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frugal technology, simple living and guerrilla large-appliance repair
Wed, 15 Jul 2015

Filezilla working again in Fedora 22

After many months during which the FileZilla FTP client would eat a ton of CPU and basically stop working in Fedora, whatever was wrong has been fixed, and the program is working once again.

After a FileZilla update caused the problem (and yes, I did contribute to the bug report), I set up gFTP because I need a working FTP client. And gFTP gets the job done. It's super fast. It's also not actively developed.

Maybe I'll go back to FileZilla. Maybe not. But it's nice to have the option.

Wed, 25 Sep 2013

Synchronizing a filesystem between a local drive and a server via ftp (or, as suggested, rsync or Unison)

Is it possible to synchronize a local filesystem (really a directory and everything below it) with a filesystem/bunch-of-directories-and-files on a server with an ftp client application like FileZilla?

What I'm looking to do is create files and directories on my local drive and then use the client application to automatically (or at least semi-automatically) upload those new items to the server without me having to "drag them over" in the FTP client. I want to keep both directories in sync, much like Dropbox does, but without a third-party service in the middle, and without needing to upload the whole directory and contents, but just the changed/new items.

On the FileZilla forum, it is suggested that the tool for this job is not ftp but rsync.

I use rsync all the time for my local backups, and I'm not terribly well-versed in using it with ssh over the network, but I will look into this and see what I can come up with.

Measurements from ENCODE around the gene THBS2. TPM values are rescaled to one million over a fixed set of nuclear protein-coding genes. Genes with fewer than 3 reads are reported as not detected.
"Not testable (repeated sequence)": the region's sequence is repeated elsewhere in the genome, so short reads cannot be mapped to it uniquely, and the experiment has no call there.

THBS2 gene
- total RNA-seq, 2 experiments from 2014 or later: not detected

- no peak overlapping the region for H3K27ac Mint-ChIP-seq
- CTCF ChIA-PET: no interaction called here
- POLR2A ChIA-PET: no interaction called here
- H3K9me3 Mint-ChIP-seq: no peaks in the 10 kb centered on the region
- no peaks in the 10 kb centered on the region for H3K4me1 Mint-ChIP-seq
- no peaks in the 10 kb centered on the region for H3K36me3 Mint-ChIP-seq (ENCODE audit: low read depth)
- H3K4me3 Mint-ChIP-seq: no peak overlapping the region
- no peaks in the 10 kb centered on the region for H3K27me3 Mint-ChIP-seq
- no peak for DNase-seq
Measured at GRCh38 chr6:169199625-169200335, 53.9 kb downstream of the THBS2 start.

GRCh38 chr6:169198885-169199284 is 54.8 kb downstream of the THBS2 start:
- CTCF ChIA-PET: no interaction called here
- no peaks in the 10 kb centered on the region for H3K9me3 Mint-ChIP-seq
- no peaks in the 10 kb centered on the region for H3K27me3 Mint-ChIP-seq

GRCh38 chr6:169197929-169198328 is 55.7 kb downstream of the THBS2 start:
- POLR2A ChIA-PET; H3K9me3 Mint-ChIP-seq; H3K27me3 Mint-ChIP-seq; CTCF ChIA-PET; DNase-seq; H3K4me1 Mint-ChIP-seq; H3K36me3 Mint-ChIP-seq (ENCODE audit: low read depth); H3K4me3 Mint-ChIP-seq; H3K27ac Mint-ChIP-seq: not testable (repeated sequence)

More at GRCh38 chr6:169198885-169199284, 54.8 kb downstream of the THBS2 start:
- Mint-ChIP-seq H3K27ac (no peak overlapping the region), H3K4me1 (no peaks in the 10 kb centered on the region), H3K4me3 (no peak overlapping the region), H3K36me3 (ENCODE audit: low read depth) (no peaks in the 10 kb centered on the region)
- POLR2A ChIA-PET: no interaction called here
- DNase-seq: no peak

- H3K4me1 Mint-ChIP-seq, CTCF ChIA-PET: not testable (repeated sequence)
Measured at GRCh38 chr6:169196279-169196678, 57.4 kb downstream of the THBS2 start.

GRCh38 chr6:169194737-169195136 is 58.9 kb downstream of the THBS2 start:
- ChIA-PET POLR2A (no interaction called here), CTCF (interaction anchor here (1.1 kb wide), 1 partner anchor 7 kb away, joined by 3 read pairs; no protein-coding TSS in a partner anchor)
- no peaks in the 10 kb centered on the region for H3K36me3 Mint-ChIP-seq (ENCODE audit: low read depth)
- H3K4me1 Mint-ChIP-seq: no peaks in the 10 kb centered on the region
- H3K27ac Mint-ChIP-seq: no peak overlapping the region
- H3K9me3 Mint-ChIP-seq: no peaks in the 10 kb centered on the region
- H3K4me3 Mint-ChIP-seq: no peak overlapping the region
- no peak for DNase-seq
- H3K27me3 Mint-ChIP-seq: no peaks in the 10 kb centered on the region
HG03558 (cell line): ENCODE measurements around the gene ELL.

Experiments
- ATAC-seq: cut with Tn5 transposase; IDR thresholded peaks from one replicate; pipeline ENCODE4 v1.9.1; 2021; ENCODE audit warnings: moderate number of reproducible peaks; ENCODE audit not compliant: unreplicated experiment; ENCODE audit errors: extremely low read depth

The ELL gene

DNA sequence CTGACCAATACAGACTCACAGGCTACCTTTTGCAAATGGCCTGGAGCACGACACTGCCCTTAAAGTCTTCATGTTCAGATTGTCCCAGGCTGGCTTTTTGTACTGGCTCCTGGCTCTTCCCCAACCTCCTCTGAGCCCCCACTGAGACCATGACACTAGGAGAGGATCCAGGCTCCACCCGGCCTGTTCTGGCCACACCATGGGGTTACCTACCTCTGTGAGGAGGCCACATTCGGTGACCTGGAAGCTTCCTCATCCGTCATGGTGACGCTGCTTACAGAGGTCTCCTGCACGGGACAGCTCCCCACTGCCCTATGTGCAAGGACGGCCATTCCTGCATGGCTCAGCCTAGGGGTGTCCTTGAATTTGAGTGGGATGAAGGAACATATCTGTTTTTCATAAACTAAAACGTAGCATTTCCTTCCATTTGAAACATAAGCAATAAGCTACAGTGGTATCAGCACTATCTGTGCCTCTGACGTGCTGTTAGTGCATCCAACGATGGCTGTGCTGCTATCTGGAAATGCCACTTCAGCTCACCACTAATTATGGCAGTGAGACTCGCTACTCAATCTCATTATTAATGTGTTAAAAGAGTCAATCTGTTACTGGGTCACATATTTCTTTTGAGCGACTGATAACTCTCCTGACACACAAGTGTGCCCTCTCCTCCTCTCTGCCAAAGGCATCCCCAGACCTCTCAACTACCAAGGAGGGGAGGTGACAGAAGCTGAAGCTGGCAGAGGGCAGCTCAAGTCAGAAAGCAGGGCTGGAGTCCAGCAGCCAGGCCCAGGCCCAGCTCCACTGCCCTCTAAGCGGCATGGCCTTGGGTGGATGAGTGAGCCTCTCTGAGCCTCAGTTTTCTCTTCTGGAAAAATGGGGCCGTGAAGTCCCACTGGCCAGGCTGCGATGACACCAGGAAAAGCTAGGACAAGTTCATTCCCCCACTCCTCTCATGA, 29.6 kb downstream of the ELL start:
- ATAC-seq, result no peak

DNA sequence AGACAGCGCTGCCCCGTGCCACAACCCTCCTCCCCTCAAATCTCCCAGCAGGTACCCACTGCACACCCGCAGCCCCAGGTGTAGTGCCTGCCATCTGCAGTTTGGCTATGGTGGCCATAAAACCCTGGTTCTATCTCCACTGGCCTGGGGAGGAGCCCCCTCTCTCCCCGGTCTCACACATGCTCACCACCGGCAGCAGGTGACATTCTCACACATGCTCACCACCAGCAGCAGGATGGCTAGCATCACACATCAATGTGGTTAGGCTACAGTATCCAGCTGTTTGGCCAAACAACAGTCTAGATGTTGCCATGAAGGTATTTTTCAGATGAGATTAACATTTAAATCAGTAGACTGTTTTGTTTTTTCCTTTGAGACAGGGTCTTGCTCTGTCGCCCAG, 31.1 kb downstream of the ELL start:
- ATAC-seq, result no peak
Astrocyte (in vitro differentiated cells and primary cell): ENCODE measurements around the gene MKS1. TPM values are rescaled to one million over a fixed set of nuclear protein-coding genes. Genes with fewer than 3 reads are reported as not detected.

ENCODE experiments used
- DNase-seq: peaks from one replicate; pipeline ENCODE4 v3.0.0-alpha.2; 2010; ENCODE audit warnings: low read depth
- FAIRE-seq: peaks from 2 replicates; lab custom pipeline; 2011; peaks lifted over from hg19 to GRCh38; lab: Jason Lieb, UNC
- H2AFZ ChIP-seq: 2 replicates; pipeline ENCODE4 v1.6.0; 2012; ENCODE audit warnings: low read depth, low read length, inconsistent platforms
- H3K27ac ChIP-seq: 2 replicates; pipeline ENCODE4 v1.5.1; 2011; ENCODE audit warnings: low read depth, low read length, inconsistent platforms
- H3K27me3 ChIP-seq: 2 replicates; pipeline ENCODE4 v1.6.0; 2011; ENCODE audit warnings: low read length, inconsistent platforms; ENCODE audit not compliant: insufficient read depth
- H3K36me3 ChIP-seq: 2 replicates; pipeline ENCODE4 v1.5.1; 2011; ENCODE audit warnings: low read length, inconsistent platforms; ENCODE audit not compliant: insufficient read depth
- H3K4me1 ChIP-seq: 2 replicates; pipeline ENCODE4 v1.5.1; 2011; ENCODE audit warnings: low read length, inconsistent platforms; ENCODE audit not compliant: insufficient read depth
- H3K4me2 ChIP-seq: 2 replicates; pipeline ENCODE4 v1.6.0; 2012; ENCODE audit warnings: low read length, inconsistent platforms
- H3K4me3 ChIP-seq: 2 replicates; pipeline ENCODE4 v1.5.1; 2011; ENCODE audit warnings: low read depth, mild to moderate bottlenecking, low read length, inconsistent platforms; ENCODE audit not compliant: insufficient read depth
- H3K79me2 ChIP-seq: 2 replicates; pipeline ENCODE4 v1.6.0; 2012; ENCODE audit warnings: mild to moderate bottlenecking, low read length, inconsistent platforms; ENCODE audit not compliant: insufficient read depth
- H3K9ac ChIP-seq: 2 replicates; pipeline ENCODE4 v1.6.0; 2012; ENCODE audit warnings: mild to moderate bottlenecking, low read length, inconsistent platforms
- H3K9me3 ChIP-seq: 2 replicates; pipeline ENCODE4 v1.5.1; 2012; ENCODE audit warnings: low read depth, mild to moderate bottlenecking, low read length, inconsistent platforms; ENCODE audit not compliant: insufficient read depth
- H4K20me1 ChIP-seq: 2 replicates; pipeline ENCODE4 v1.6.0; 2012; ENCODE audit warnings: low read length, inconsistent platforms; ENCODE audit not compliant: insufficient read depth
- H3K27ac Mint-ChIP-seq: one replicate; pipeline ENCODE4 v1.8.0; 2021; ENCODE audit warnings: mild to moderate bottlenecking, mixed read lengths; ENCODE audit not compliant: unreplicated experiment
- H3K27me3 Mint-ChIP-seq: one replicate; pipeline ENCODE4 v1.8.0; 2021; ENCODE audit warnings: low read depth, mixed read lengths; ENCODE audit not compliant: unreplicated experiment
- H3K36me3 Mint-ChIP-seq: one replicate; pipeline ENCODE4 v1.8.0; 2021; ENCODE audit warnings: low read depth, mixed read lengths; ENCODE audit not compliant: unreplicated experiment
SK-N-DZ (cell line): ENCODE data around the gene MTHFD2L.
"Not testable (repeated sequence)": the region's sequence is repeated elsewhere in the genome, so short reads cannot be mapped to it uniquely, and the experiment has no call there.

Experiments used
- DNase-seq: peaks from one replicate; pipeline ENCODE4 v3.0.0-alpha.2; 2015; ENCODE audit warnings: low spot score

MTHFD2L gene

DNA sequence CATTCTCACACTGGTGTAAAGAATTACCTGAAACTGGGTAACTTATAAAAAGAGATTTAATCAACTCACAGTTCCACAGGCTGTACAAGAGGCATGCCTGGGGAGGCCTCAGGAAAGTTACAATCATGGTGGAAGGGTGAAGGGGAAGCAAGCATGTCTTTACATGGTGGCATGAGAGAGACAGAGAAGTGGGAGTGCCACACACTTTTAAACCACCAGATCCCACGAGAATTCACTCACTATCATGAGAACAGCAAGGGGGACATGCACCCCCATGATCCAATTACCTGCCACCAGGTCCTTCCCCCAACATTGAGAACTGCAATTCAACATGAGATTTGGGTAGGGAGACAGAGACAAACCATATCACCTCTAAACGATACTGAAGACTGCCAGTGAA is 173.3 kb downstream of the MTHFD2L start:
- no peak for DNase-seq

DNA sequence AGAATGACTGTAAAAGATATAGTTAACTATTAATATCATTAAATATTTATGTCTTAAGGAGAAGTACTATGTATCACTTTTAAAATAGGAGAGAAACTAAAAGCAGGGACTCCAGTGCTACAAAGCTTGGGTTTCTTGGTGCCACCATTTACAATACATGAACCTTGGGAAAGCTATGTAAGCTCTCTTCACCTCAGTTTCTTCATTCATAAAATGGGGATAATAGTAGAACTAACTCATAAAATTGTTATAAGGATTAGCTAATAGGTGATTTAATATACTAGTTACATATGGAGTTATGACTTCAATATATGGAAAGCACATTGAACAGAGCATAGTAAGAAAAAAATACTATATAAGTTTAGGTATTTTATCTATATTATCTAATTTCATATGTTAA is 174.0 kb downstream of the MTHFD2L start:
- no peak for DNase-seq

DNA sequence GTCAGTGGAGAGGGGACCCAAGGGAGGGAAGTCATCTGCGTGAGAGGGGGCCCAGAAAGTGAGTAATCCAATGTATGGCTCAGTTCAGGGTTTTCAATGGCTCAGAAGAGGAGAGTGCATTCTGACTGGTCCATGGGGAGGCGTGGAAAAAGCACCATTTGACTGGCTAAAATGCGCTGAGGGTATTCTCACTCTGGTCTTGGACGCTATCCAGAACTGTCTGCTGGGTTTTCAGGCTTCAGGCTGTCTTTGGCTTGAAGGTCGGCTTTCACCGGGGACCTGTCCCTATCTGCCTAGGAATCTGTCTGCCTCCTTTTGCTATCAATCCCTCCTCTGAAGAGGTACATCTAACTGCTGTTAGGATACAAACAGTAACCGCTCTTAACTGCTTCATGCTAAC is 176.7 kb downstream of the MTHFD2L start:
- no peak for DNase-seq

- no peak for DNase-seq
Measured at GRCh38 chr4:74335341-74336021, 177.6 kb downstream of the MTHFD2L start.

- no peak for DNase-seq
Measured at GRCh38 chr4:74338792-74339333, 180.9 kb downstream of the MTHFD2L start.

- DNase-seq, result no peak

Others are suggesting Unison (1), (2), (3), (4) (5), which builds on rsync.

To make a long story I don't yet understand a whole lot shorter, rsync works in one direction, Unison in both, which can be better for backups when things are potentially changing on both server and client (or server and server, for that matter).

Problem with Unison: You must have Unison on both systems, and my shared hosting account's CentOS box doesn't offer it. It does have rsync, so I might have to go with that. Or I could just continue with my current arrangement of either working with the server's filesystem mounted over sftp most of the time, pushing local files over sftp some of the time, and using sftp to pull down backups on a regular basis.

Possible solution -- Csync: Rob suggests in the comments below that csync could work for this task. It only needs to be on the client side, and it both pushes and pulls files.

I've already installed it, and I'll look into making it work.

What I'm trying to do is keep filesystems in sync across different systems where there are potentially new and changed files on both sides.